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  • 1895:

The original 15-acre plot of land Lincoln Heights sits on is sold by F. W. Trogden and the Winston Land and Improvement Company to the Beulah Presbyterian Church for the construction of a black industrial school. This school would become the North Wilkesboro Academical and Industrial Institute.


  • 1899-1901:

The school acquires an additional 4 acres of land.


  • October 24, 1902:

The land and school are given to the Colored Evangelized Executive Committee of the Presbyterian Church.


  • 1902-1919:

The children who had previously attended the North Wilkesboro Academical and Industrial Institute are sent to smaller neighboring schools. A sharp drop in enrollment caused James Transou to approach the Board of Education and propose that the Rosenwald Fund may be a viable option in constructing a schoolhouse large enough for North Wilkesboro African-American youth.1


  • July 5, 1922:

James Transou meets with the Board of Education once again to advocate for the use of the Rosenwald Fund.


  • August 10, 1922:

The Board of Education authorizes the construction of a school with monetary aid from the Rosenwald Fund. This school would become known as Woodlawn School and served grades 1-8 with students then attending high school at Lincoln Heights. While authorized in 1922, the school does not come into being into the 1930s.


  • 1923:

The groundbreaking for Lincoln Heights begins with help from the local community and the Rosenwald Fund. Ruben White, a member of the school board, suggests that the school should be called Lincoln Heights “to encourage students to reach the heights of Lincoln.”


  • 1937-1938:

One-room schoolhouses in Wilkesboro are shut down. This results in white children being sent to neighboring schools. Lincoln Heights remains the only school for African-American students within a 20 mile radius.2


  • 1939:

Gymnasium is constructed for Lincoln Heights.


  • 1943:

The 12th grade is added to Lincoln Heights curriculum; the school had previously taught only grades 1-11.


  • 1920s-1950s:

Eight additional classrooms are added on to the school and modern bathrooms are installed under the porch. An agricultural building on the school’s campus is used as the school store during this time.


  • 1956:

Several improvements are made to Lincoln Heights after the ruling of Brown v. Board including; four additional classrooms, a lunchroom, and an agricultural building are created; modern lighting and plumbing is added; a high school is built; audiovisual aids are added to the curriculum; and multiple new desks and chairs are purchased. A second building located next to the original Lincoln Heights is used by the band until the construction of the high school.


  • 1960:

Gymnasium is renovated in order to create two additional classrooms and add newer bathrooms to the facility.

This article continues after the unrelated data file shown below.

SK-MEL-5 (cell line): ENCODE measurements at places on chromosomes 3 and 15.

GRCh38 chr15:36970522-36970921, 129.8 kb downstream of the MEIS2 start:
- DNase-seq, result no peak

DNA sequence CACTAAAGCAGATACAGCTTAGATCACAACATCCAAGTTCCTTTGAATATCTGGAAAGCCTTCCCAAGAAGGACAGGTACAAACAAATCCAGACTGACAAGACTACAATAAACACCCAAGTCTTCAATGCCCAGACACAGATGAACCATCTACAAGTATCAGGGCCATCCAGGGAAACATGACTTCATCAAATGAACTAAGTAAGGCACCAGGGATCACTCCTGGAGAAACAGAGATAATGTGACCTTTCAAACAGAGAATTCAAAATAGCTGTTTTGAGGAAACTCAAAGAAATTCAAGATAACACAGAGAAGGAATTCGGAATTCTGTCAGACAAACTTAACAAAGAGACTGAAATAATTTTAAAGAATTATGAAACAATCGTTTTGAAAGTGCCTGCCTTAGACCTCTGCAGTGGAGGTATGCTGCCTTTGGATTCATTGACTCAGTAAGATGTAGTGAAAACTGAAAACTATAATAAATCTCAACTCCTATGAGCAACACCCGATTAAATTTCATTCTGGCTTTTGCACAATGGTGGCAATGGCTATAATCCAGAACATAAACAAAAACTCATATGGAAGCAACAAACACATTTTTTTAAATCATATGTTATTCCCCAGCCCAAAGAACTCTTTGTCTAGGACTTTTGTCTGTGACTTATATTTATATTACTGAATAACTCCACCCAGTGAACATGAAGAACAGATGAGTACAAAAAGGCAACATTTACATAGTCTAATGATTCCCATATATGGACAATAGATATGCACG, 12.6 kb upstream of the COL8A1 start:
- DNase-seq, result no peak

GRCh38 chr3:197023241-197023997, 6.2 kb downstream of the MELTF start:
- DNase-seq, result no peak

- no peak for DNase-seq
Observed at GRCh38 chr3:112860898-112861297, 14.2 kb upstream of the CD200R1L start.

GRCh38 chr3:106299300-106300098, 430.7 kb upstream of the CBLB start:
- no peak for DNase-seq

• 1962:

Gymtorium and tennis courts are added to the high school.3


  • 1964-1966:

Wilkesboro desegregates schools. Many Lincoln Heights students are sent to schools in neighboring counties, such as Wilkesboro Elementary, Roaring River, East High, Moravian Falls, Ronda, Fairplains, North Wilke City, and Boomer Ferguson, due to the forced integration of the school.


  • 1967:

The Board of Education decides to merge the high school with the elementary school, this makes the 1967-1968 school year the last year for Lincoln Heights as a school.4


  • 1969:

Lincoln Heights Recreation Board is established in order to find a proper use for the now empty school building.5 A day care and automotive and technical repair shop occupy the building for some time after its closing.6


  • 1984:

Former Lincoln Heights teacher Elizabeth Ann Parks Grinton stands between the school and a bulldozer in order to stop it from being turned into a parking lot for the neighboring Career Center.7


  • January 23, 1986:

The Wilkes County Board of Education and the Lincoln Heights Recreation Corporation sell the school for Community Civic Affairs for $1 to the African American citizens of Wilkes county. The school also enters into a study conducted by the North Carolina Historical Preservation Foundation in 1986.8


  • Present Day:

The building no longer functions as a school, but its premises are used to host a number of functions throughout the year as it is now a community center. A local Christian men’s group and the Wilkesboro Freemason’s group (the Liberty Masonic Lodge #45 and the North Wilkesboro Masonic Lodge #407) currently rent three of the former classrooms for weekly meetings.9


[1] Wilkes County Retired School Personnel, Lest We Forget: Education in Wilkes, 1778-1978 (Winston-Salem, NC: Hunter Publishing Company, 1979).

[2] Ibid.

[3] Brenda Adams Dobbins, “Wilkes County Training Center/Lincoln Heights School 1924-1968,” (2015).

[4] Fay Byrd, Wilkes County Bits and Pieces (Lulu, 2011); Wilkes County Retired School Personnel, Lest We Forget.

[5] Brenda Adams Dobbins, “Wilkes County Training Center."

[6] Brenda Adams Dobbins, interview by Philosophy of Historic Preservation Class, North Wilkesboro, NC, September 11, 2015.

[7] Brenda Adams Dobbins, “Wilkes County Training Center.”

[8] Brenda Adams Dobbins, “Wilkes County Training Center.”

[9] A.L. et al, “Lincoln Heights Use and Involvement Plan and Current Use Description”, December 7, 2015.